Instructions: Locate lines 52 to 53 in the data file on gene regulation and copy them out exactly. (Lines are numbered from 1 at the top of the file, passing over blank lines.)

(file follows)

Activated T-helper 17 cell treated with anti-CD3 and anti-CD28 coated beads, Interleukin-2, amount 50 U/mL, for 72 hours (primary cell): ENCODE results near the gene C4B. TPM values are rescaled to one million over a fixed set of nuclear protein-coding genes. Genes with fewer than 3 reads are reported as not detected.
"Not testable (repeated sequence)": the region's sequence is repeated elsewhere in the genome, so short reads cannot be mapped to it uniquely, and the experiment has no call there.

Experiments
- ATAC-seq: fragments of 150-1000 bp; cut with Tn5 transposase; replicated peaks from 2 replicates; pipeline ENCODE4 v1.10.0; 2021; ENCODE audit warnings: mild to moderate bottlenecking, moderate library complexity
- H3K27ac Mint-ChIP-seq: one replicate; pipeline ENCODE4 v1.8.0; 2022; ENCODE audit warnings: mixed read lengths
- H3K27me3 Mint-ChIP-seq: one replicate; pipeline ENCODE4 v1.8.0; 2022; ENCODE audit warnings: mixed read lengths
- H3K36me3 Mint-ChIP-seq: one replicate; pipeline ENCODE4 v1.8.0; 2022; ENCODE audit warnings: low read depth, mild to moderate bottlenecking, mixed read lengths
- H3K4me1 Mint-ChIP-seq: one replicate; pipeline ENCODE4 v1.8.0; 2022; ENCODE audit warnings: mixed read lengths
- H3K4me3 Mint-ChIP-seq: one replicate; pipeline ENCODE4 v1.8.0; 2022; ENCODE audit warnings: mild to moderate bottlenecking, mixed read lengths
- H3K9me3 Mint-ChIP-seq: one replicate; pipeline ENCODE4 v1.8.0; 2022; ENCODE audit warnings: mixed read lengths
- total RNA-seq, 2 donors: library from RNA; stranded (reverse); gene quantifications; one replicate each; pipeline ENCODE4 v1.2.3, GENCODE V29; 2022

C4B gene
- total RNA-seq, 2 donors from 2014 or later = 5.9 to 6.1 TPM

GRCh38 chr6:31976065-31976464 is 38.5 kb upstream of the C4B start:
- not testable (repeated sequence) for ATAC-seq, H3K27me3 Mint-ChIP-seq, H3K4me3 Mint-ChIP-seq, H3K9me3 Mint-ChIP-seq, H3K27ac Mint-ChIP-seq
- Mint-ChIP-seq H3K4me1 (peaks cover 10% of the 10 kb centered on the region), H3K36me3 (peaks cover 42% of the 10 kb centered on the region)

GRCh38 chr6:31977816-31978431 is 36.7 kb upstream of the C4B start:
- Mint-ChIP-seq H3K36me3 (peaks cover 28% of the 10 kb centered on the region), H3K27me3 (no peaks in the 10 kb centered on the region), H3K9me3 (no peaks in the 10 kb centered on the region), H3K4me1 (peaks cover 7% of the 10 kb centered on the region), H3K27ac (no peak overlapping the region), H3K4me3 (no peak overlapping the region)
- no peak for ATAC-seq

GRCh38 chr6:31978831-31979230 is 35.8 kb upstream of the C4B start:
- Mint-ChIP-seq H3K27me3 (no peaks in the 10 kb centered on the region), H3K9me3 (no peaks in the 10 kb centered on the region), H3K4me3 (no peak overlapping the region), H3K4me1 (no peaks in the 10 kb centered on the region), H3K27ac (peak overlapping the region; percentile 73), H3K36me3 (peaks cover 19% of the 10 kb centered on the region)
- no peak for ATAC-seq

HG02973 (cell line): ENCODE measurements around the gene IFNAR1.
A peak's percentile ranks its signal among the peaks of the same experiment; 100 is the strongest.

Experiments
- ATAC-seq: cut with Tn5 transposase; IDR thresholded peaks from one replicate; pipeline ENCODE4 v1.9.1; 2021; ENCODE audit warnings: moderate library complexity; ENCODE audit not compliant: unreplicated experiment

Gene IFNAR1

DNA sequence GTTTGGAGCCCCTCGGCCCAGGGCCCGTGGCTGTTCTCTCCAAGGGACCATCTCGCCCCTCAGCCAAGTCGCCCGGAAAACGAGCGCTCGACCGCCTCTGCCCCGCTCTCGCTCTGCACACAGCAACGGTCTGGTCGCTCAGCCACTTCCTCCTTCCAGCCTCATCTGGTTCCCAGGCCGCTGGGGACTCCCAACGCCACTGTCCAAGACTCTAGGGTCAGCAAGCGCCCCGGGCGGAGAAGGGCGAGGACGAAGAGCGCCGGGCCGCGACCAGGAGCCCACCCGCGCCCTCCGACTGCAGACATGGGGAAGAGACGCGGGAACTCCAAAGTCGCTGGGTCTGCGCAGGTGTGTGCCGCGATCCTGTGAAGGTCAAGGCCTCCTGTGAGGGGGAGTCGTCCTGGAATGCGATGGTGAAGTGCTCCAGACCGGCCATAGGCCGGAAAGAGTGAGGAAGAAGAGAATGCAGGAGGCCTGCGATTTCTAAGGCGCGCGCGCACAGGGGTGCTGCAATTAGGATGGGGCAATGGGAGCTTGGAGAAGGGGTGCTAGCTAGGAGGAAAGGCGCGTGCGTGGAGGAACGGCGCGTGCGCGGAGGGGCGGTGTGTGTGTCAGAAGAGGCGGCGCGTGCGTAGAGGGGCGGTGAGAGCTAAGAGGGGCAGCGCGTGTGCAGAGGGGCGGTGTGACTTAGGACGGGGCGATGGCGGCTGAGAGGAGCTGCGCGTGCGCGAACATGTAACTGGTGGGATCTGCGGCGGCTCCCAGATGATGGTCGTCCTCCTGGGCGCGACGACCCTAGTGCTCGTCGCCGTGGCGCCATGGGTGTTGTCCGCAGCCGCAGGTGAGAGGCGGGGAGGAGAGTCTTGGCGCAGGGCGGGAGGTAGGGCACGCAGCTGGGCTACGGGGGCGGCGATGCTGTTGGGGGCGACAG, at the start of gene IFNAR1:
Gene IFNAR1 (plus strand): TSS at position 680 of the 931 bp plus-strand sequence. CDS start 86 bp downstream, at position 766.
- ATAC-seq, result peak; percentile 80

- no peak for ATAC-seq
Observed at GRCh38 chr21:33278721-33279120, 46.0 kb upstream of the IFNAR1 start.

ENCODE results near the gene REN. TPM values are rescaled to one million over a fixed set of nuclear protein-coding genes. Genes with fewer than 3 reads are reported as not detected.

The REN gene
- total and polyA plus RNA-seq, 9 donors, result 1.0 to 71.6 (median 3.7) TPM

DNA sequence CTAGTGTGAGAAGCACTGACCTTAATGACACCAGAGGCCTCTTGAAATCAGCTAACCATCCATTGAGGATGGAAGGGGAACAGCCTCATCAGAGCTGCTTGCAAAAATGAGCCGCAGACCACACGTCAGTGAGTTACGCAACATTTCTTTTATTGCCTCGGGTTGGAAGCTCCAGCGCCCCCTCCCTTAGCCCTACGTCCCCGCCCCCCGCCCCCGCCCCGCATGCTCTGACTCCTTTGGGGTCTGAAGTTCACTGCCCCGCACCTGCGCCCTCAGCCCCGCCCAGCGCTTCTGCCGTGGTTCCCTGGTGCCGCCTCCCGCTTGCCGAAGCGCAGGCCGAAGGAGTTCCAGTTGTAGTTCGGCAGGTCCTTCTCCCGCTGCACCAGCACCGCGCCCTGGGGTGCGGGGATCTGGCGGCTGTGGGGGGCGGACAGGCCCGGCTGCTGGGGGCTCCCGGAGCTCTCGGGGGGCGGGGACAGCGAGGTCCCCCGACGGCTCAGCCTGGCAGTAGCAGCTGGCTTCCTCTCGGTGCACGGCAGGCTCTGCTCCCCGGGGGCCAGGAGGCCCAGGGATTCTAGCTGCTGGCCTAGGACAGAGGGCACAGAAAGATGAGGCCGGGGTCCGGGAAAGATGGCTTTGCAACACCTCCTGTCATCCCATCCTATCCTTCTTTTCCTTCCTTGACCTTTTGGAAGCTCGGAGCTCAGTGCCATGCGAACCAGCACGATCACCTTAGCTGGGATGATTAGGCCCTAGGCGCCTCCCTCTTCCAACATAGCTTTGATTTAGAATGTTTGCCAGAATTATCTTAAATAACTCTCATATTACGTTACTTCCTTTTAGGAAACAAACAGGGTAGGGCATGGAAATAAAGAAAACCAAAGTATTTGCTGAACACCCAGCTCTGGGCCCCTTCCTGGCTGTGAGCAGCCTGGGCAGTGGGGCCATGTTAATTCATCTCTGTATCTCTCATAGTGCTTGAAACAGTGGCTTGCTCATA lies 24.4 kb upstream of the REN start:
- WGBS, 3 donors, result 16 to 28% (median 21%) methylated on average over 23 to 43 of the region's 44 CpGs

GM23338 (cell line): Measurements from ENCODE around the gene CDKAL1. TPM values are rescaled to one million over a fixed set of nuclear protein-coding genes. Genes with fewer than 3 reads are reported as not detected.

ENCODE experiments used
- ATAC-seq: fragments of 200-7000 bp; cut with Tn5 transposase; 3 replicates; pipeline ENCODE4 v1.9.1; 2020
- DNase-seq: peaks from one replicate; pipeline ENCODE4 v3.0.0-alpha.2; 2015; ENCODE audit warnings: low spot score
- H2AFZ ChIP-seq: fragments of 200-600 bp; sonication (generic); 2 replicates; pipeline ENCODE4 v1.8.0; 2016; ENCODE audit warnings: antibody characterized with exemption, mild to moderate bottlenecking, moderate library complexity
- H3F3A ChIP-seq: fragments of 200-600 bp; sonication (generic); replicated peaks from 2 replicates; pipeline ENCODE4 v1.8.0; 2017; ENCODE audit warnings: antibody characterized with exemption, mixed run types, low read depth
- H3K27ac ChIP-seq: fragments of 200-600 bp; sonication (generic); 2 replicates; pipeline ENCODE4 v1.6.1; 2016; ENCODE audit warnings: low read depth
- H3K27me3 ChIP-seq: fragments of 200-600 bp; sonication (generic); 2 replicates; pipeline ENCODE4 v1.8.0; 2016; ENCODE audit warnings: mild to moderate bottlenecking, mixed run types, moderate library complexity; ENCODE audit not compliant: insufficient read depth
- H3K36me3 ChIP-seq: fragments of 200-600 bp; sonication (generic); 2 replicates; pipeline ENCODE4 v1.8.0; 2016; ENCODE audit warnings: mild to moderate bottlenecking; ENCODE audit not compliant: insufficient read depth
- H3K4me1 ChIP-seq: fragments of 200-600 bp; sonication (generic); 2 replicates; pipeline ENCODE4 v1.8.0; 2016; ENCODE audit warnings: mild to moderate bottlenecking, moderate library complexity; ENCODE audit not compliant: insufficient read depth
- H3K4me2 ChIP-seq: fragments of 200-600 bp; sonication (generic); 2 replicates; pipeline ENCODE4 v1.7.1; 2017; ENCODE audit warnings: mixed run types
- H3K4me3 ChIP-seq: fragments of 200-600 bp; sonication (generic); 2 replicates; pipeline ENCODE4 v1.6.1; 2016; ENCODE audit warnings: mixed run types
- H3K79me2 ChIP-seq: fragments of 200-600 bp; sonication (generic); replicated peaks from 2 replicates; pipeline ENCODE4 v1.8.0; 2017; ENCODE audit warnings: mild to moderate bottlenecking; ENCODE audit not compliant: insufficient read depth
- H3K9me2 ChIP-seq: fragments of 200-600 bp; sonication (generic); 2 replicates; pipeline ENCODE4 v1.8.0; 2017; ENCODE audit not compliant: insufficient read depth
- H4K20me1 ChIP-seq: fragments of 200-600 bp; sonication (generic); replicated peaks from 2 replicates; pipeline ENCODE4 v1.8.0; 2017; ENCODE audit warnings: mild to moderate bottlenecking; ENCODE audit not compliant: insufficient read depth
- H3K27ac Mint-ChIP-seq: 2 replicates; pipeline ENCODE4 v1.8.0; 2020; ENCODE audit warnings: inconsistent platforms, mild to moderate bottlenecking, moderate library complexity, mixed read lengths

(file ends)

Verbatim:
- H4K20me1 ChIP-seq: fragments of 200-600 bp; sonication (generic); replicated peaks from 2 replicates; pipeline ENCODE4 v1.8.0; 2017; ENCODE audit warnings: mild to moderate bottlenecking; ENCODE audit not compliant: insufficient read depth
- H3K27ac Mint-ChIP-seq: 2 replicates; pipeline ENCODE4 v1.8.0; 2020; ENCODE audit warnings: inconsistent platforms, mild to moderate bottlenecking, moderate library complexity, mixed read lengths